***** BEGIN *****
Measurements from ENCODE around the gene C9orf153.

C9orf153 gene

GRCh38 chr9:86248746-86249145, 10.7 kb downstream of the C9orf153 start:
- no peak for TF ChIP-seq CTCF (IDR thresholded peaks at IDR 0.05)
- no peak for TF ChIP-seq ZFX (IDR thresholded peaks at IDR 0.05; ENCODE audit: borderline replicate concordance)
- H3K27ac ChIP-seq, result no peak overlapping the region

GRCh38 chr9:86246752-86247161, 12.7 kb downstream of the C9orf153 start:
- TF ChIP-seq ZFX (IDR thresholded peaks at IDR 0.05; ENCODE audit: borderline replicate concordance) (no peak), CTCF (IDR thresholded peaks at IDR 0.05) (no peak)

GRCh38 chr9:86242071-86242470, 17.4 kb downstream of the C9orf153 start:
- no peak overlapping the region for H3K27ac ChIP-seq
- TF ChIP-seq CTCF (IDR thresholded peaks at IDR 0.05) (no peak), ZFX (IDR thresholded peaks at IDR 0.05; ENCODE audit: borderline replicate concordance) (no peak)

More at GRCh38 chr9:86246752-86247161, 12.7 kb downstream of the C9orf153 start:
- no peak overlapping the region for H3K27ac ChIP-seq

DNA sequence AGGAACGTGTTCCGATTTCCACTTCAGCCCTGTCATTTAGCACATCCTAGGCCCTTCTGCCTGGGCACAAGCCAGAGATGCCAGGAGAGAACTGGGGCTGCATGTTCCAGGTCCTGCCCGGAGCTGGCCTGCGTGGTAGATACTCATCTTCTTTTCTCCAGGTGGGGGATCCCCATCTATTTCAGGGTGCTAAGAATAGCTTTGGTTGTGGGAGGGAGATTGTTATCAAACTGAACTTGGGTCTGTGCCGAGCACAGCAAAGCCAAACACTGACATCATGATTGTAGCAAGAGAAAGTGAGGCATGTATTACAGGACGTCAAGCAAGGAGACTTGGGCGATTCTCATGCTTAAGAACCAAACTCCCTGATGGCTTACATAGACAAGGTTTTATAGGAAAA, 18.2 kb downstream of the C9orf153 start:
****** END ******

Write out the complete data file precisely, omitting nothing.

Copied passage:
Measurements from ENCODE around the gene C9orf153.

C9orf153 gene

GRCh38 chr9:86248746-86249145, 10.7 kb downstream of the C9orf153 start:
- no peak for TF ChIP-seq CTCF (IDR thresholded peaks at IDR 0.05)
- no peak for TF ChIP-seq ZFX (IDR thresholded peaks at IDR 0.05; ENCODE audit: borderline replicate concordance)
- H3K27ac ChIP-seq, result no peak overlapping the region

GRCh38 chr9:86246752-86247161, 12.7 kb downstream of the C9orf153 start:
- TF ChIP-seq ZFX (IDR thresholded peaks at IDR 0.05; ENCODE audit: borderline replicate concordance) (no peak), CTCF (IDR thresholded peaks at IDR 0.05) (no peak)

GRCh38 chr9:86242071-86242470, 17.4 kb downstream of the C9orf153 start:
- no peak overlapping the region for H3K27ac ChIP-seq
- TF ChIP-seq CTCF (IDR thresholded peaks at IDR 0.05) (no peak), ZFX (IDR thresholded peaks at IDR 0.05; ENCODE audit: borderline replicate concordance) (no peak)

More at GRCh38 chr9:86246752-86247161, 12.7 kb downstream of the C9orf153 start:
- no peak overlapping the region for H3K27ac ChIP-seq

DNA sequence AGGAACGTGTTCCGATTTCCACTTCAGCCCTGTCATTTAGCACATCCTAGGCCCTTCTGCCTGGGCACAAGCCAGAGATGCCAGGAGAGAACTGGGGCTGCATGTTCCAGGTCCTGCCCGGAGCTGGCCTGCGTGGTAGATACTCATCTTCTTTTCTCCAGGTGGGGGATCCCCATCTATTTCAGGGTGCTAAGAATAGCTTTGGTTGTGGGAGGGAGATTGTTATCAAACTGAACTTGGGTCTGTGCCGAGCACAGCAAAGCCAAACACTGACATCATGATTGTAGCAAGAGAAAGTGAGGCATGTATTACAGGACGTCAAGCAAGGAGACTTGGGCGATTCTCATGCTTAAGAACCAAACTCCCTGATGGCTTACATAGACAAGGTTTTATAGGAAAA, 18.2 kb downstream of the C9orf153 start: